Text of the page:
But God wants us to fall constantly into prayer that is desperately seeking him. Prayer that keeps it’s focus on who God is and who we are in relationship to him. Because it’s in desperate prayer, that we truly find who we are, because we begin to understand who God truly is. He is the God, who loves us, who sent the Son, Jesus to die for us while we were in rebellion against him. And through Jesus’ death, and resurrection, we now have access to God. And it’s in that access that our desperate prayers are heard, and we can develop deep relationships with the God who loves us.

It’s so easy for us to be like the disciples, and wonder why things are not happening in our lives, when all it is, is our prayer life becoming too much about us, and not enough about seeking God. Too much self confidence, and not enough desperation for God.

My challenge to you this week is to have three prayers: one in the morning, one in during the day, and one at night. Now they need to be tailored to you, but here are some examples.. 
First in the morning prayer before you start your day to be something like, “God this is your day, empower me to meet it.”
Second one, praying throughout the day, and it is the one I shared with you earlier, “You are God and I am not, help me.” This one is for any situation throughout the day that takes your attention off of God, to bring that attention back to where it should be.
The third at night before you go to bed, “God thank you for this day, forgive me where I fail, draw me closer to you tomorrow.”

Just saying these, as flippant throw away words is easy, but to say them with the desire to desperately seek God is life changing.
Let us become people who are desperate in our prayers, so that we can meet God where he would have us meet him. 

Now may you enter into your prayer, with desperation. Seeking God, not out of tradition or mere habit, but out of a deep longing desire to grow closer to him. Amen.

Mark, Week 28 - Learning to Ask Questions that Need Answering

A few weeks back my family went up to participate in the first big family reunion that I’ve ever been a part of. I saw cousins I hadn’t seen since I was about seven and I met several family members that I had never met before. And got to spend a good amount of time with my immediate family as well. The whole get together was for my great Aunt who I met for the first time, when I picked her up in L.A. to take her up to my parent’s house. 
All-in-all it was a good time, and when there was a little family drama, I wasn’t around. But that’s the big stigma that family reunions have, right? When you get a bunch of people together, there’s bound to be some hurt feelings that come up. Some words that are shared that bring up pain and sores that haven’t been healed. But, from what I hear, that is common for some families and I was happy to not have to deal with it in my own family.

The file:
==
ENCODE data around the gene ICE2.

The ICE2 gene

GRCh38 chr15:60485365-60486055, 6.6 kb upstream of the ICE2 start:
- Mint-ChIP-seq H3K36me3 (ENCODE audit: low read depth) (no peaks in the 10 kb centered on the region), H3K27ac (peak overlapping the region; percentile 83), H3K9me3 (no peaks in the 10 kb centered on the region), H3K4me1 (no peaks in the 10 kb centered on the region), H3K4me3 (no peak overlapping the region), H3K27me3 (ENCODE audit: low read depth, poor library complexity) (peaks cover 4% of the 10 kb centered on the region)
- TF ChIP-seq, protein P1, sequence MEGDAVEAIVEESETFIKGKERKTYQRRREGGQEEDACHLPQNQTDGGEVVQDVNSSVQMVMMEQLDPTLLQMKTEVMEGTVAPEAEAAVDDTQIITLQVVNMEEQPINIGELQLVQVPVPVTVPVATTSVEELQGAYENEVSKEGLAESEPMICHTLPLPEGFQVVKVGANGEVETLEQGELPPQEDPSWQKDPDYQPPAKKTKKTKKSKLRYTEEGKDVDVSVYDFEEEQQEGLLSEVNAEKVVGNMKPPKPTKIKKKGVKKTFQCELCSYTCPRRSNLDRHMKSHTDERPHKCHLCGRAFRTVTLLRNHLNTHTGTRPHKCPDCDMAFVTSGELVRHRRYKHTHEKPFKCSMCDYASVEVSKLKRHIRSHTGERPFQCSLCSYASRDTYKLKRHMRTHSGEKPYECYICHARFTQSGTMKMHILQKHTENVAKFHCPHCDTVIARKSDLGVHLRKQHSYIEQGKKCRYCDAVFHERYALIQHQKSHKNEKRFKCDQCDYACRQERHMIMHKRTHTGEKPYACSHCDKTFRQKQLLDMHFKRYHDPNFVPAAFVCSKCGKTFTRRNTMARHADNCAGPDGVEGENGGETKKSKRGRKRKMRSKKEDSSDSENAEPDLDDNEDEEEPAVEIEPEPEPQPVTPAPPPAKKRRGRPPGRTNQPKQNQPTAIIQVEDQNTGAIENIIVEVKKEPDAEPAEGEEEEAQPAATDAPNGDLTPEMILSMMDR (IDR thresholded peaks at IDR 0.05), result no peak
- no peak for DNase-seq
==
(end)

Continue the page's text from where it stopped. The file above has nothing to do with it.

But there are a lot of reasons why that type of conflict happens, not just in our family lives, but in our work lives, in our down time, and any time we have contact with other human beings.  Abuse, neglect, hurt feelings of having your sibling treated better than you were. But a lot of conflict comes from miscommunication that happens in our lives, because two people viewing a situation, view it in two different ways.
Two people come to a situation where they both see something and interpret it through the lens of their current understanding. Sometimes both people have an equal conclusion that can be made, and sometimes one person is right and one person is wrong. And the quicker we’re able to work through this miscommunication, the quicker we become wiser for future moments when communication falters.
That’s where we find ourselves today in the book of Mark. A moment where communication fails, because the parties involved are looking at a situation from two different points of view. So if you have your Bibles, we’re going to be in the book of Mark, chapter 9, starting in verse 2.
Now, as we jump into Make 9 verse 2, let’s catch ourselves back up to where we are currently. Because I’ve been off for a month and have forgot things, so I know we need a refresher.

All we really need to be reminded of, is what happened in the several verses prior to where we’re at today. In theses previous verses, Jesus proposed a question to his disciples, “Who do you say I am.” We talked about how this question had three ramifications when we answer, as the disciples did, that Jesus is the Messiah, the Savior: The first was that people have to come to answer this question on their own. We can’t make people answer this question the way we want them to. We share who God is and what he has done for them, and we live it out in our own lives, but we can’t make them answer that question the way we would want them to. The second ramification was that God’s answer to a question might be different than our own. This ramification is one that we need to remember for today, because we’ll see how this is at the heart of what happens next. Finally, the last ramification was that everything we have or own is Jesus’. When we accept Jesus as Savior, every aspect of our lives become his, and we will spend the rest of our lives, giving him what he already owns of us.